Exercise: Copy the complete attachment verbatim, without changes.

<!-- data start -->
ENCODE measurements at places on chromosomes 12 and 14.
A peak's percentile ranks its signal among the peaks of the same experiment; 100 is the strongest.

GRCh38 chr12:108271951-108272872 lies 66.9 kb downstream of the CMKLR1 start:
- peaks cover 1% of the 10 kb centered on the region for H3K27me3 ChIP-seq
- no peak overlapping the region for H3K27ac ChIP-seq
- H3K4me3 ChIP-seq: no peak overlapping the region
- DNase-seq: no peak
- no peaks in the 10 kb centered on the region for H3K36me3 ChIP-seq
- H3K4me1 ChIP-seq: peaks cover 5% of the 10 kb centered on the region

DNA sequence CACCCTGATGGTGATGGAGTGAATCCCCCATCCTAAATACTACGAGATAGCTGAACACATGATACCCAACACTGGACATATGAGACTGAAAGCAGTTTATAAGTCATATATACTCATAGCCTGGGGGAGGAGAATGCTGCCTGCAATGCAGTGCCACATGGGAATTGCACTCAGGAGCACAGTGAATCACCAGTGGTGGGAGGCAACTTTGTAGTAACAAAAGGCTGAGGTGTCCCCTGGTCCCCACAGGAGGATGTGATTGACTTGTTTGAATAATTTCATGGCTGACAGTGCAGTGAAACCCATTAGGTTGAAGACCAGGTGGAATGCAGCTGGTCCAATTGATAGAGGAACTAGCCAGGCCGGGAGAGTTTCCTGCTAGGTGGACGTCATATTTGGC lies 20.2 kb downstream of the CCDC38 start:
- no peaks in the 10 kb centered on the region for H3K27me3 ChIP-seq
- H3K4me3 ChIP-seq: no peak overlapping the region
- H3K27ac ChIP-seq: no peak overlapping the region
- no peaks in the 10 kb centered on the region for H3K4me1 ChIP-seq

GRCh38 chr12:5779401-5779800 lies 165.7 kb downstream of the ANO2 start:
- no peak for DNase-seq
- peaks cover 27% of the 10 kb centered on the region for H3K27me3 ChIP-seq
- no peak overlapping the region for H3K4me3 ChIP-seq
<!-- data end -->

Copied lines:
ENCODE measurements at places on chromosomes 12 and 14.
A peak's percentile ranks its signal among the peaks of the same experiment; 100 is the strongest.

GRCh38 chr12:108271951-108272872 lies 66.9 kb downstream of the CMKLR1 start:
- peaks cover 1% of the 10 kb centered on the region for H3K27me3 ChIP-seq
- no peak overlapping the region for H3K27ac ChIP-seq
- H3K4me3 ChIP-seq: no peak overlapping the region
- DNase-seq: no peak
- no peaks in the 10 kb centered on the region for H3K36me3 ChIP-seq
- H3K4me1 ChIP-seq: peaks cover 5% of the 10 kb centered on the region

DNA sequence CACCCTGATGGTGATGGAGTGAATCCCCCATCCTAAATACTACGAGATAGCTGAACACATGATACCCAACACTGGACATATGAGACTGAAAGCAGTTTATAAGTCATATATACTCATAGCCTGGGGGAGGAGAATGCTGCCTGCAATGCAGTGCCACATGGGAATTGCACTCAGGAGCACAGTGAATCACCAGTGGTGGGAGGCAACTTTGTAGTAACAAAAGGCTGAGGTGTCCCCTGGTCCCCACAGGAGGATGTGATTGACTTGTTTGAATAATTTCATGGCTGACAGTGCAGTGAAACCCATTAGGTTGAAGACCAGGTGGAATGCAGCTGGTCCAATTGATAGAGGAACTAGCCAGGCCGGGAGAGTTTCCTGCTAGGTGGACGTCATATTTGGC lies 20.2 kb downstream of the CCDC38 start:
- no peaks in the 10 kb centered on the region for H3K27me3 ChIP-seq
- H3K4me3 ChIP-seq: no peak overlapping the region
- H3K27ac ChIP-seq: no peak overlapping the region
- no peaks in the 10 kb centered on the region for H3K4me1 ChIP-seq

GRCh38 chr12:5779401-5779800 lies 165.7 kb downstream of the ANO2 start:
- no peak for DNase-seq
- peaks cover 27% of the 10 kb centered on the region for H3K27me3 ChIP-seq
- no peak overlapping the region for H3K4me3 ChIP-seq